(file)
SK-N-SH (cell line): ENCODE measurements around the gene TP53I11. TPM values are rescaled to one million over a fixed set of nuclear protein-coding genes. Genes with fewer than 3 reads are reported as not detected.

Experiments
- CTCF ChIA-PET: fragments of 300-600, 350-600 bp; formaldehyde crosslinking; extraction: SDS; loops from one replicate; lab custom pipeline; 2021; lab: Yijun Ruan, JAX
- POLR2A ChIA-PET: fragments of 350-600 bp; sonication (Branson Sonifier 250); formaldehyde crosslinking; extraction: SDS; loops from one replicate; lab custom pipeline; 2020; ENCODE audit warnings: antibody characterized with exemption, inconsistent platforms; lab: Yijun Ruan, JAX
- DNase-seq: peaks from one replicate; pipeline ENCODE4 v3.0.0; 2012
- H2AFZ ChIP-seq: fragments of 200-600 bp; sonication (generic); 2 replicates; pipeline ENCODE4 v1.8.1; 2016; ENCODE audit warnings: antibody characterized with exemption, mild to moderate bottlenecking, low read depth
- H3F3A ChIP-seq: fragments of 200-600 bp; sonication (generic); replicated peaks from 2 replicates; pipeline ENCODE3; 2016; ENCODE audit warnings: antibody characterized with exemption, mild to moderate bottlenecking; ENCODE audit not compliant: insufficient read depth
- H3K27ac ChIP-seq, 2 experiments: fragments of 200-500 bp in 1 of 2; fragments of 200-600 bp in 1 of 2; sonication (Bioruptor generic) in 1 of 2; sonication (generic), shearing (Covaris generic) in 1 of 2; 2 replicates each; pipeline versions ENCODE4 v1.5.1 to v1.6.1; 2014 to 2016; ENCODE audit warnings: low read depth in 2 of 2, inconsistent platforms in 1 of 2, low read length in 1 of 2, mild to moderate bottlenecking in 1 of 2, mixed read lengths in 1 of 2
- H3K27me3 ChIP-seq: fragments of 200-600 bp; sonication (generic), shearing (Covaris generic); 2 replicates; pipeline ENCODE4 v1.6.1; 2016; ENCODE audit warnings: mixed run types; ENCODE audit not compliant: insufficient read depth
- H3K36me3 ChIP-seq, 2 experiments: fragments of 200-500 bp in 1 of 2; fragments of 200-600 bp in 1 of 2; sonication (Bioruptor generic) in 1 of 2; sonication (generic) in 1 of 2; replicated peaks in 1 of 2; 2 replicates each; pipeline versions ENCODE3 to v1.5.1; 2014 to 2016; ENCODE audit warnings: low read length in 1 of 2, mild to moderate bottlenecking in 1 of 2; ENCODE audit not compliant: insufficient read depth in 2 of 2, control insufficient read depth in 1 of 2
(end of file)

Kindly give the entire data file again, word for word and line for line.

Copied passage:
SK-N-SH (cell line): ENCODE measurements around the gene TP53I11. TPM values are rescaled to one million over a fixed set of nuclear protein-coding genes. Genes with fewer than 3 reads are reported as not detected.

Experiments
- CTCF ChIA-PET: fragments of 300-600, 350-600 bp; formaldehyde crosslinking; extraction: SDS; loops from one replicate; lab custom pipeline; 2021; lab: Yijun Ruan, JAX
- POLR2A ChIA-PET: fragments of 350-600 bp; sonication (Branson Sonifier 250); formaldehyde crosslinking; extraction: SDS; loops from one replicate; lab custom pipeline; 2020; ENCODE audit warnings: antibody characterized with exemption, inconsistent platforms; lab: Yijun Ruan, JAX
- DNase-seq: peaks from one replicate; pipeline ENCODE4 v3.0.0; 2012
- H2AFZ ChIP-seq: fragments of 200-600 bp; sonication (generic); 2 replicates; pipeline ENCODE4 v1.8.1; 2016; ENCODE audit warnings: antibody characterized with exemption, mild to moderate bottlenecking, low read depth
- H3F3A ChIP-seq: fragments of 200-600 bp; sonication (generic); replicated peaks from 2 replicates; pipeline ENCODE3; 2016; ENCODE audit warnings: antibody characterized with exemption, mild to moderate bottlenecking; ENCODE audit not compliant: insufficient read depth
- H3K27ac ChIP-seq, 2 experiments: fragments of 200-500 bp in 1 of 2; fragments of 200-600 bp in 1 of 2; sonication (Bioruptor generic) in 1 of 2; sonication (generic), shearing (Covaris generic) in 1 of 2; 2 replicates each; pipeline versions ENCODE4 v1.5.1 to v1.6.1; 2014 to 2016; ENCODE audit warnings: low read depth in 2 of 2, inconsistent platforms in 1 of 2, low read length in 1 of 2, mild to moderate bottlenecking in 1 of 2, mixed read lengths in 1 of 2
- H3K27me3 ChIP-seq: fragments of 200-600 bp; sonication (generic), shearing (Covaris generic); 2 replicates; pipeline ENCODE4 v1.6.1; 2016; ENCODE audit warnings: mixed run types; ENCODE audit not compliant: insufficient read depth
- H3K36me3 ChIP-seq, 2 experiments: fragments of 200-500 bp in 1 of 2; fragments of 200-600 bp in 1 of 2; sonication (Bioruptor generic) in 1 of 2; sonication (generic) in 1 of 2; replicated peaks in 1 of 2; 2 replicates each; pipeline versions ENCODE3 to v1.5.1; 2014 to 2016; ENCODE audit warnings: low read length in 1 of 2, mild to moderate bottlenecking in 1 of 2; ENCODE audit not compliant: insufficient read depth in 2 of 2, control insufficient read depth in 1 of 2